TORONTO, May 31 /CNW Telbec/ - When the Federation of Canadian Municipalities' (FCM) annual conference wraps up today in Toronto, municipal leaders will return home united in their campaign to build a post-stimulus partnership with Ottawa that confronts the growing national challenges playing out on local streets.
"Prime Minister Harper said there's no way his government could have fought the recession without municipalities building thousands of stimulus projects and matching federal funding dollar for dollar," said FCM President-Elect Hans Cunningham, director, Regional District of Central Kootenay, B.C. "We need to put that partnership to work solving longer-term challenges, from homelessness to organized crime to the infrastructure deficit."
The more than 1,500 delegates in attendance unanimously endorsed resolutions calling on federal, provincial and territorial governments to work with municipalities to set hard targets for cutting traffic gridlock and rising commute times; and to re-invest expiring federal social housing subsidies to reduce pressure on emergency shelters and cut waiting lists for affordable housing.
Delegates welcomed a commitment by federal Environment Minister Jim Prentice to open a new dialogue with municipalities on the implementation of costly new federal wastewater regulations requiring cities and communities to rebuild more than 25 per cent of Canada's wastewater treatment systems.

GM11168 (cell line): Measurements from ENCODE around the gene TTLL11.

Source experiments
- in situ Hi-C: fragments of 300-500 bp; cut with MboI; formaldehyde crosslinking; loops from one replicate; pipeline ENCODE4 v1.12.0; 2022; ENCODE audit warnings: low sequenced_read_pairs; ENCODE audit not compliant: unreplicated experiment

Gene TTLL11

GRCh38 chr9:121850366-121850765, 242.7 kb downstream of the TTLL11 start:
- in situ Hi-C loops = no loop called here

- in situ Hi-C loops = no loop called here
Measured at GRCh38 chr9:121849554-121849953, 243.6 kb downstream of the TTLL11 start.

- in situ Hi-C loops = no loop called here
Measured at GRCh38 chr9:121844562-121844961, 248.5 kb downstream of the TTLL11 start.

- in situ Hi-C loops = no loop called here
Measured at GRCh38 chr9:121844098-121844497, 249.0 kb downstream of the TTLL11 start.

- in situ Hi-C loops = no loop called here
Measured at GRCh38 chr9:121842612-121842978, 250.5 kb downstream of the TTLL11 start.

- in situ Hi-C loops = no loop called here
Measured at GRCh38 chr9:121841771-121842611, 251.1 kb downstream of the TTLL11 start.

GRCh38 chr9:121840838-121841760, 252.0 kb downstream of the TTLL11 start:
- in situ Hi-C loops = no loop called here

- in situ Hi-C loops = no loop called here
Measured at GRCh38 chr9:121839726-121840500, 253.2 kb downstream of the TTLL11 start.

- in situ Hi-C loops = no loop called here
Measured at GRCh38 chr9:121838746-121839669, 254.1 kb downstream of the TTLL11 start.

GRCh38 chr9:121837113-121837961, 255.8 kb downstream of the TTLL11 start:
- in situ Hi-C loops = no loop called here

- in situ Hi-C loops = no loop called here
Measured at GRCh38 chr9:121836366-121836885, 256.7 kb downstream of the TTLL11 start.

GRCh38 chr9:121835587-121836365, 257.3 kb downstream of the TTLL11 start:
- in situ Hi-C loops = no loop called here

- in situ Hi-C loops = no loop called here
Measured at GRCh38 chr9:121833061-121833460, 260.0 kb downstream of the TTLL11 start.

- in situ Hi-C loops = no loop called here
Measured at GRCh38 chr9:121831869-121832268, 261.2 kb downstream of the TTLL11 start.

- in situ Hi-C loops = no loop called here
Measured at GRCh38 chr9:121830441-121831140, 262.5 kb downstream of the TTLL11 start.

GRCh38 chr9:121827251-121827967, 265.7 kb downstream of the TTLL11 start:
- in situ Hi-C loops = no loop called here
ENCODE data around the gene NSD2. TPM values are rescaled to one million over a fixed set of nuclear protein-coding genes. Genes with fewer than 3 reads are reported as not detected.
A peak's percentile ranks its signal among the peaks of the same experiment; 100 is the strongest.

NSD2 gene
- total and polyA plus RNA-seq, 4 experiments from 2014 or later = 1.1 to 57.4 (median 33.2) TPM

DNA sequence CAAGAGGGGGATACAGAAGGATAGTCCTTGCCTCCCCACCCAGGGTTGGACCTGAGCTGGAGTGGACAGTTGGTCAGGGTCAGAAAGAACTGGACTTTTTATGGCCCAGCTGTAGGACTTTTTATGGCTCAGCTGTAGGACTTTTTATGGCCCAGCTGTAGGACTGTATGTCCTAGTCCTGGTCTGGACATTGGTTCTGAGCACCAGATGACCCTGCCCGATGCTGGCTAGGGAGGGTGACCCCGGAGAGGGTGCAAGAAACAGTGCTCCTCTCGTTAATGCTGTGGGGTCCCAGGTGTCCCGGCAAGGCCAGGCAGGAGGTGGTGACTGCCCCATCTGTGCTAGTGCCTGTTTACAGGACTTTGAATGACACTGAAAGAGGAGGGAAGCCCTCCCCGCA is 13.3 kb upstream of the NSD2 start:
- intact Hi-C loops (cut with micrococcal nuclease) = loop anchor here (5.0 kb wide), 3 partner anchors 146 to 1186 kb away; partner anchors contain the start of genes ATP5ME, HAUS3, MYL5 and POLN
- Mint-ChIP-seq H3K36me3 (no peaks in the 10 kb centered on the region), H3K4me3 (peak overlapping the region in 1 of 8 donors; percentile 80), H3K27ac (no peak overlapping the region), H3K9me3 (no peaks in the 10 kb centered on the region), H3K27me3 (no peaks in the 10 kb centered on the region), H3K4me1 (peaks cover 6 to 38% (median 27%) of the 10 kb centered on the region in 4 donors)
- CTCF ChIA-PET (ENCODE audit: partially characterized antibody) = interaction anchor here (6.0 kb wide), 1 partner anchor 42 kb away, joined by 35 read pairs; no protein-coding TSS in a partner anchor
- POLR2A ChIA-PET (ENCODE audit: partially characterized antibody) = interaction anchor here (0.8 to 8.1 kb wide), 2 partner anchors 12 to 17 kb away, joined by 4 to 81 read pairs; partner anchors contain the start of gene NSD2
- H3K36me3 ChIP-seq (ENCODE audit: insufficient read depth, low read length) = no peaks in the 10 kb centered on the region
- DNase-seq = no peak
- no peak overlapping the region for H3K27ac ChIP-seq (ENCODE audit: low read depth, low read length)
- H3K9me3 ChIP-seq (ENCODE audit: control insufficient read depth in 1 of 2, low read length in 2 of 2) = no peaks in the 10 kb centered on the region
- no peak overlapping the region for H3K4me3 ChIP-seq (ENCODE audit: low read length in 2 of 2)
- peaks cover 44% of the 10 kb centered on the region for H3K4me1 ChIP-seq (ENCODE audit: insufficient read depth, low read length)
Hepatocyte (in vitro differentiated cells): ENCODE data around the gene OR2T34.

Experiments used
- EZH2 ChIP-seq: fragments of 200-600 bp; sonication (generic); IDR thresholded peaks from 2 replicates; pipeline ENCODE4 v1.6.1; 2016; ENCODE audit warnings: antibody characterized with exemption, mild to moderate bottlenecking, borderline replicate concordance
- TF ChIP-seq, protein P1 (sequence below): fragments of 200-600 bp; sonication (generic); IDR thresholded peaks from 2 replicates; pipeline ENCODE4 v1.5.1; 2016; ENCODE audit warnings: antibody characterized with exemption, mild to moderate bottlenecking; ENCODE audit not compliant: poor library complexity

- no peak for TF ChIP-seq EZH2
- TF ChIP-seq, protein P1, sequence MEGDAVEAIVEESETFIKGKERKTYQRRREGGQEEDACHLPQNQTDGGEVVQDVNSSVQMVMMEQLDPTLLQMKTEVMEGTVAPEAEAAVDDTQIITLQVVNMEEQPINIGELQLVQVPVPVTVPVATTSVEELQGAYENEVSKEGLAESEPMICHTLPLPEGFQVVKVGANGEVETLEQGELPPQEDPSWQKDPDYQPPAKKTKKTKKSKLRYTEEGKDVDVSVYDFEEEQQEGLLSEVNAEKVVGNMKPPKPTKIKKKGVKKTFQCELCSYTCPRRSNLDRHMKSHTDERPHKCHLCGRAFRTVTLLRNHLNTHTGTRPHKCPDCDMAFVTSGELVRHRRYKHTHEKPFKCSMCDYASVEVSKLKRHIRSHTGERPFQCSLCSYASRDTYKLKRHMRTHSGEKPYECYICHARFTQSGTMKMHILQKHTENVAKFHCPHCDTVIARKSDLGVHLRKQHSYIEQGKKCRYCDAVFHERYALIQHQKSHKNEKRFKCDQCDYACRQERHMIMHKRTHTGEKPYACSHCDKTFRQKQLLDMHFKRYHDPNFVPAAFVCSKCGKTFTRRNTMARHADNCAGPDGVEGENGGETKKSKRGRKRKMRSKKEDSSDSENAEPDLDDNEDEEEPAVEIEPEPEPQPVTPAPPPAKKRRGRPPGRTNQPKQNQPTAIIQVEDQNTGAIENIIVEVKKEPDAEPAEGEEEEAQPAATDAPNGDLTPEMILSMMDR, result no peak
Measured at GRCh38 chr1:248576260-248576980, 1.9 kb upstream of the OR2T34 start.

"As the government fights its fiscal deficit it needs to know there's a deficit in our cities and communities that doesn't show up on its balance sheet. Municipalities are forced to pay for growing responsibilities with a 19th-century property tax - and we're required by law to balance our books each and every year," said Cunningham. "We have to choose every day between improving water quality, putting more police on our streets, and rebuilding our crumbling roads and bridges."
"Stimulus spending will end in 10 months but the underlying partnership must grow. That partnership isn't just about how much we spend, but how we spend it. By working together, governments can turn ad hoc spending into coordinated strategies that deliver clear, measurable results on issues affecting Canadians. That will save tax payers money and build a stronger country. We can't wait to get started."
SOURCE Federation of Canadian Municipalities
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